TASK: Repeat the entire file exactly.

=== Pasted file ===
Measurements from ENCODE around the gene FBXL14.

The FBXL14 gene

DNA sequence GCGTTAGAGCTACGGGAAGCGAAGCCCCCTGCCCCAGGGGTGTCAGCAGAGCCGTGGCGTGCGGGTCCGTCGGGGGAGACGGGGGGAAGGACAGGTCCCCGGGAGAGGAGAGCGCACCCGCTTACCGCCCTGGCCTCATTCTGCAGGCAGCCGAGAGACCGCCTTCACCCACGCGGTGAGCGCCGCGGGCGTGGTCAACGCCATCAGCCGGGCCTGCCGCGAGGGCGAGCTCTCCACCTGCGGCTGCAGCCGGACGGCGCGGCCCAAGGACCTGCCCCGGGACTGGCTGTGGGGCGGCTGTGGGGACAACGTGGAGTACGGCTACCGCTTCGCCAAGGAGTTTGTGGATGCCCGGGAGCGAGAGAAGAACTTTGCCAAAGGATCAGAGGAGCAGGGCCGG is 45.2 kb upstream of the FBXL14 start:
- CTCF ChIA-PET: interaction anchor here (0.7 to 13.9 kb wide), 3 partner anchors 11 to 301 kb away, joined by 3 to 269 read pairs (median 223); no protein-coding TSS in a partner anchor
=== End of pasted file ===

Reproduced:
Measurements from ENCODE around the gene FBXL14.

The FBXL14 gene

DNA sequence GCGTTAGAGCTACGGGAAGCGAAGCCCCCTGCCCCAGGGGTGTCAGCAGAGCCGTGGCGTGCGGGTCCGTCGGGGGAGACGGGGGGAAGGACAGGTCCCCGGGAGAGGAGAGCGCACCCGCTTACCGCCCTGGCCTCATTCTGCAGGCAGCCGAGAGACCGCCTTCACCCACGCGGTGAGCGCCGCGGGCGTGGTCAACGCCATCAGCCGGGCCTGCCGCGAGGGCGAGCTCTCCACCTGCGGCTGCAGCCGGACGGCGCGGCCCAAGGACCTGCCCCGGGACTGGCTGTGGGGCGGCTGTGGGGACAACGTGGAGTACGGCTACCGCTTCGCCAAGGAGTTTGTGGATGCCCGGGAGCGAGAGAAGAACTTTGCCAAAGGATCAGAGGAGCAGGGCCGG is 45.2 kb upstream of the FBXL14 start:
- CTCF ChIA-PET: interaction anchor here (0.7 to 13.9 kb wide), 3 partner anchors 11 to 301 kb away, joined by 3 to 269 read pairs (median 223); no protein-coding TSS in a partner anchor